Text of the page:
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Influencer Marketing Revenues to Shrink Amid COVID-19 Pandemic, Suggest IZEA Studies

The coronavirus outbreak is expected to cause a drop in sponsored post pricing, but as social media usage grows marketers and content creators face new opportunities.

The coronavirus outbreak situation has affected both individuals and businesses worldwide. And while travel influencers were the first to take a revenue hit as many countries closed their borders, a new report suggests a wider impact on the social media space.

According to influencer marketing platform IZEA, the COVID-19 pandemic will cause a 15% to 25% drop in sponsored post pricing as businesses that want to advertise with influencers are facing probable financial difficulties and potential staffing issues.

The findings were presented on Wednesday as part of IZEA’s two consumer research studies focused on coronavirus implications. The platform also offered its own industry insights and stated that content creators can “expect the price-per-post on all social platforms to fall dramatically in the short term, and that may continue depending on the length of the coronavirus impact”.

On the bright side, some 66% of the 949 US-based study participants said their general social media usage would increase in the current situation. IZEA also broke it down by platform, with 64% of respondents expecting to watch more videos on YouTube, 63% seeing themselves scrolling their Facebook feed, 43% saying their usage of Instagram would go up, 34% pointed to a Twitter preference, 33% dedicating more time to create pins on Pinterest, 25% Snapchat-ing, 15% remain engaged with their LinkedIn business networks, while interest in streaming platforms TikTok and Twitch receive 12% and 13%, respectively.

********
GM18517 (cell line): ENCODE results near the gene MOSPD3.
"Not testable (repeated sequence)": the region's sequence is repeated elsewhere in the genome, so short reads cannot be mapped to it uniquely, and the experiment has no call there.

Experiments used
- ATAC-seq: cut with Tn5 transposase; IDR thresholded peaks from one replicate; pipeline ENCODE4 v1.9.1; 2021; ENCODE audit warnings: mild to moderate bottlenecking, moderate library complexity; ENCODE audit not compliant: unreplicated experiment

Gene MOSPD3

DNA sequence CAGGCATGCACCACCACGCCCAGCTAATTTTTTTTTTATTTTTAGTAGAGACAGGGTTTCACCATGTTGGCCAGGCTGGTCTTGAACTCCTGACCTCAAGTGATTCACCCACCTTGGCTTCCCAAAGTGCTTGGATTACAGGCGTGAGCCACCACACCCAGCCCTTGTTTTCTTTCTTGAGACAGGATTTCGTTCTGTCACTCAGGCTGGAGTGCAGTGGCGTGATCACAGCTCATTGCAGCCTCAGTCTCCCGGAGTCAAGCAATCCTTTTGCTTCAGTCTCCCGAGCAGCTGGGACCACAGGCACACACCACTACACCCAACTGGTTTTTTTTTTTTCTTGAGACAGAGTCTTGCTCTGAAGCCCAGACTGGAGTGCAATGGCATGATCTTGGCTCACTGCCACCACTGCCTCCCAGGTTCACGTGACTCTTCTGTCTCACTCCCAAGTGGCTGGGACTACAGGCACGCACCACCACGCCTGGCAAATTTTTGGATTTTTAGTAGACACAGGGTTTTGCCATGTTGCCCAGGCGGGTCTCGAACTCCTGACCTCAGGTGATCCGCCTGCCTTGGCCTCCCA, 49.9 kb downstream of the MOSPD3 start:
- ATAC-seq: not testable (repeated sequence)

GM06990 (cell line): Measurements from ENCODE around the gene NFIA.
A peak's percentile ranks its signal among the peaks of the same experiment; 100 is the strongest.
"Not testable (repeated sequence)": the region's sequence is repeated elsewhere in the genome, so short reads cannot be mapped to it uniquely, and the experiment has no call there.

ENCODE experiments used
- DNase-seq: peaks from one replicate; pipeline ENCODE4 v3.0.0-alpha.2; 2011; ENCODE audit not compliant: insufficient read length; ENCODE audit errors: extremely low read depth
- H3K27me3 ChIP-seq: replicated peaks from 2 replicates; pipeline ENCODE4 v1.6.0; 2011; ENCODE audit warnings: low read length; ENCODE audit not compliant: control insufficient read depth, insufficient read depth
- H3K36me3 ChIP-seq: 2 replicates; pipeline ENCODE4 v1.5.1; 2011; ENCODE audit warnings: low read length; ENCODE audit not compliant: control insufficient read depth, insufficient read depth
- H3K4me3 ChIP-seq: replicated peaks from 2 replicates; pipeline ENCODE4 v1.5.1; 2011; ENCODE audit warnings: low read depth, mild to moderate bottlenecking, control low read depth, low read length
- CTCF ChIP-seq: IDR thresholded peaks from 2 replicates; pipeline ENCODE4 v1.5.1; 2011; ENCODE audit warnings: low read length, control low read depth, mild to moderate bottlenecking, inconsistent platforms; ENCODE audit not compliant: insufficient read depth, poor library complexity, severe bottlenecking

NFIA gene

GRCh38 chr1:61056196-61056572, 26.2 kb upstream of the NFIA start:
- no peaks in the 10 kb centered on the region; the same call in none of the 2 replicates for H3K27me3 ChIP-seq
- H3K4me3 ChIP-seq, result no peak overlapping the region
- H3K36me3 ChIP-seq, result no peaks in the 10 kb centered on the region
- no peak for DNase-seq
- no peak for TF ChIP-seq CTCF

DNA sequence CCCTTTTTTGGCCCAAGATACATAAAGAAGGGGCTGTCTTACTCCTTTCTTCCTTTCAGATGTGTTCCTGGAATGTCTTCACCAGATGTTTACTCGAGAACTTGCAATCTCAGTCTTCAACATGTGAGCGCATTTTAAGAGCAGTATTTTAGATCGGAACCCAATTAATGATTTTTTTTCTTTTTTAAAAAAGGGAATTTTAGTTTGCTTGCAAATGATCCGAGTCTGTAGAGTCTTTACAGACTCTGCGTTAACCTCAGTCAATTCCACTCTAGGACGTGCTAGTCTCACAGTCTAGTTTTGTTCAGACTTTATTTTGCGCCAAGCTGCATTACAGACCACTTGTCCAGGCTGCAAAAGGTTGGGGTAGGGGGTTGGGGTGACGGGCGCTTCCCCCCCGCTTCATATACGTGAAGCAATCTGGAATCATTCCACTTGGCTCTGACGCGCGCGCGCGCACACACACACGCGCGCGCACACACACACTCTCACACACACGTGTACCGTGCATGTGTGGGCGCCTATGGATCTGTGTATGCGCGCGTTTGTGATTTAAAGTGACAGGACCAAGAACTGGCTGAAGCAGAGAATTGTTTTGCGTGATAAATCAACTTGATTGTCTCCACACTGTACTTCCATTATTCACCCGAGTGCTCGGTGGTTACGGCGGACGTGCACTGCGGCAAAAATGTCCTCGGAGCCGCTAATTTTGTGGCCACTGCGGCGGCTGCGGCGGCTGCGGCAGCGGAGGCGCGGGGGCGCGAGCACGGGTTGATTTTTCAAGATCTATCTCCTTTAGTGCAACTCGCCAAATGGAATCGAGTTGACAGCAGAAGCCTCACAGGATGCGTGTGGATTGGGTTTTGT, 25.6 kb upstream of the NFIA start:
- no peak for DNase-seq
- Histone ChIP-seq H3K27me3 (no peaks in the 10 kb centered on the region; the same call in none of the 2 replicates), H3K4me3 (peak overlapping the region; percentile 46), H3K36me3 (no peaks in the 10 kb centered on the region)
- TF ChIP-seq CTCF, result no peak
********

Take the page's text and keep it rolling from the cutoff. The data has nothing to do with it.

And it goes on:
Furthermore, a whopping 99% of respondents said they are likely to shop online, with groceries, medications, food delivery, entertainment, fashion or beauty items expected to be in-demand in this order.

With social media consumption on the up, “marketers have the opportunity to connect with a captive audience seeking content, services, and entertainment,” IZEA concluded. In order to remain competitive, influencers are also advised to lower their usual rates, consider different compensation arrangements, adjust kickback amounts earned with affiliate links, and negotiate for a longer partnership with a brand in exchange for a lower cost per post. The platform added that “tolerance for missed deadlines, failure to follow briefs, and difficult personalities/terms will be significantly less.”

Marketers have also been warned not to exploit the situation as any “improper treatment can result in significant social media backlash.”

Ultimately, IZEA concluded that “the next few months will be a time of change and some turmoil, but the overall space will continue to grow and become more efficient.”

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Written by Deyana

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